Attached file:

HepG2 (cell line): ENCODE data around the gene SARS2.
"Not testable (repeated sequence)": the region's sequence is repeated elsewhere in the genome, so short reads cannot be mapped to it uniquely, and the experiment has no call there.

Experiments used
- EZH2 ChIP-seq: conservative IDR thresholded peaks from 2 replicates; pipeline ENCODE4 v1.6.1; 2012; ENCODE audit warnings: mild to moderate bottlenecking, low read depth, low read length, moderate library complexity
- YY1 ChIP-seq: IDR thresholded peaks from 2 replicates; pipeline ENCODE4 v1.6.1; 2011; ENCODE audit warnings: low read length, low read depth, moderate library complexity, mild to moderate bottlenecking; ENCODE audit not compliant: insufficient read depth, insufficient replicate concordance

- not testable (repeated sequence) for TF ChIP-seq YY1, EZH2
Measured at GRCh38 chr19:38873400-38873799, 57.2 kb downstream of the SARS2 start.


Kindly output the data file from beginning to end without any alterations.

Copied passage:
HepG2 (cell line): ENCODE data around the gene SARS2.
"Not testable (repeated sequence)": the region's sequence is repeated elsewhere in the genome, so short reads cannot be mapped to it uniquely, and the experiment has no call there.

Experiments used
- EZH2 ChIP-seq: conservative IDR thresholded peaks from 2 replicates; pipeline ENCODE4 v1.6.1; 2012; ENCODE audit warnings: mild to moderate bottlenecking, low read depth, low read length, moderate library complexity
- YY1 ChIP-seq: IDR thresholded peaks from 2 replicates; pipeline ENCODE4 v1.6.1; 2011; ENCODE audit warnings: low read length, low read depth, moderate library complexity, mild to moderate bottlenecking; ENCODE audit not compliant: insufficient read depth, insufficient replicate concordance

- not testable (repeated sequence) for TF ChIP-seq YY1, EZH2
Measured at GRCh38 chr19:38873400-38873799, 57.2 kb downstream of the SARS2 start.